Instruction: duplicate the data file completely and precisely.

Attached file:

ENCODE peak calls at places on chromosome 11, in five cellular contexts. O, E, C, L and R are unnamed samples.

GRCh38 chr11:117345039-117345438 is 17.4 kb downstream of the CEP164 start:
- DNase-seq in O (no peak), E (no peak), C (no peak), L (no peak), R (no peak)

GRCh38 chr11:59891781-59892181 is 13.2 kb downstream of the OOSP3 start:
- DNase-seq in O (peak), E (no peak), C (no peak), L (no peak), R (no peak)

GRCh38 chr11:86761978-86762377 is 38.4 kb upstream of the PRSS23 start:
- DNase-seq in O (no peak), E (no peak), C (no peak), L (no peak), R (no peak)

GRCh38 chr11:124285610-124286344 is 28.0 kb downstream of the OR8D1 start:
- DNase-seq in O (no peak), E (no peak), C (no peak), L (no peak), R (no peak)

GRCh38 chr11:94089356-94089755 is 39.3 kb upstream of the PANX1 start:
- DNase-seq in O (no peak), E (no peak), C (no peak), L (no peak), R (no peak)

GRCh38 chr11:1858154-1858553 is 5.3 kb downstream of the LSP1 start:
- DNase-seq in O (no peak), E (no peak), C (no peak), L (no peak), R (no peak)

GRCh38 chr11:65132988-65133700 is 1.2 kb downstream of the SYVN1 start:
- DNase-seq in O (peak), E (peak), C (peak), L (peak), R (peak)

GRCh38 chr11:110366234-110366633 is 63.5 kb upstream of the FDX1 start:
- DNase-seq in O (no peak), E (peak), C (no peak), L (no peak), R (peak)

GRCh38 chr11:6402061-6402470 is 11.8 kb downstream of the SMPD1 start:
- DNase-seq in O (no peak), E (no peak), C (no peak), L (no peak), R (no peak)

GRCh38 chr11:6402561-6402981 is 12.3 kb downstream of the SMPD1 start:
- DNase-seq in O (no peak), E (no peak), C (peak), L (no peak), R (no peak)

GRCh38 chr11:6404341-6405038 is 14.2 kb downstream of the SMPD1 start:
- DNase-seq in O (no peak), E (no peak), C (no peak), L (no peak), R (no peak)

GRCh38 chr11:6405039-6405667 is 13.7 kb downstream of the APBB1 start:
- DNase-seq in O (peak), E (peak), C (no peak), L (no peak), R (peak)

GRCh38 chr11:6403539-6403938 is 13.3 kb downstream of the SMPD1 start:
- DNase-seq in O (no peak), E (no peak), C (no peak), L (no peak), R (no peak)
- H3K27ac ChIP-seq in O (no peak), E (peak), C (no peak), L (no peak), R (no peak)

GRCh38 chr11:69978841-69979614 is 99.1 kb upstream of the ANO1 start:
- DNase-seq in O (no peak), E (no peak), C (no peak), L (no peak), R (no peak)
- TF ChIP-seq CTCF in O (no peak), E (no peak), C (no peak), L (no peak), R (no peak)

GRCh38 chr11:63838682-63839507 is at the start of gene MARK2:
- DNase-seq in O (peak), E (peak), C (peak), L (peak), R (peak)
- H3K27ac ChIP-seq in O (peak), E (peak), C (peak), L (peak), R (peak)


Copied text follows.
ENCODE peak calls at places on chromosome 11, in five cellular contexts. O, E, C, L and R are unnamed samples.

GRCh38 chr11:117345039-117345438 is 17.4 kb downstream of the CEP164 start:
- DNase-seq in O (no peak), E (no peak), C (no peak), L (no peak), R (no peak)

GRCh38 chr11:59891781-59892181 is 13.2 kb downstream of the OOSP3 start:
- DNase-seq in O (peak), E (no peak), C (no peak), L (no peak), R (no peak)

GRCh38 chr11:86761978-86762377 is 38.4 kb upstream of the PRSS23 start:
- DNase-seq in O (no peak), E (no peak), C (no peak), L (no peak), R (no peak)

GRCh38 chr11:124285610-124286344 is 28.0 kb downstream of the OR8D1 start:
- DNase-seq in O (no peak), E (no peak), C (no peak), L (no peak), R (no peak)

GRCh38 chr11:94089356-94089755 is 39.3 kb upstream of the PANX1 start:
- DNase-seq in O (no peak), E (no peak), C (no peak), L (no peak), R (no peak)

GRCh38 chr11:1858154-1858553 is 5.3 kb downstream of the LSP1 start:
- DNase-seq in O (no peak), E (no peak), C (no peak), L (no peak), R (no peak)

GRCh38 chr11:65132988-65133700 is 1.2 kb downstream of the SYVN1 start:
- DNase-seq in O (peak), E (peak), C (peak), L (peak), R (peak)

GRCh38 chr11:110366234-110366633 is 63.5 kb upstream of the FDX1 start:
- DNase-seq in O (no peak), E (peak), C (no peak), L (no peak), R (peak)

GRCh38 chr11:6402061-6402470 is 11.8 kb downstream of the SMPD1 start:
- DNase-seq in O (no peak), E (no peak), C (no peak), L (no peak), R (no peak)

GRCh38 chr11:6402561-6402981 is 12.3 kb downstream of the SMPD1 start:
- DNase-seq in O (no peak), E (no peak), C (peak), L (no peak), R (no peak)

GRCh38 chr11:6404341-6405038 is 14.2 kb downstream of the SMPD1 start:
- DNase-seq in O (no peak), E (no peak), C (no peak), L (no peak), R (no peak)

GRCh38 chr11:6405039-6405667 is 13.7 kb downstream of the APBB1 start:
- DNase-seq in O (peak), E (peak), C (no peak), L (no peak), R (peak)

GRCh38 chr11:6403539-6403938 is 13.3 kb downstream of the SMPD1 start:
- DNase-seq in O (no peak), E (no peak), C (no peak), L (no peak), R (no peak)
- H3K27ac ChIP-seq in O (no peak), E (peak), C (no peak), L (no peak), R (no peak)

GRCh38 chr11:69978841-69979614 is 99.1 kb upstream of the ANO1 start:
- DNase-seq in O (no peak), E (no peak), C (no peak), L (no peak), R (no peak)
- TF ChIP-seq CTCF in O (no peak), E (no peak), C (no peak), L (no peak), R (no peak)

GRCh38 chr11:63838682-63839507 is at the start of gene MARK2:
- DNase-seq in O (peak), E (peak), C (peak), L (peak), R (peak)
- H3K27ac ChIP-seq in O (peak), E (peak), C (peak), L (peak), R (peak)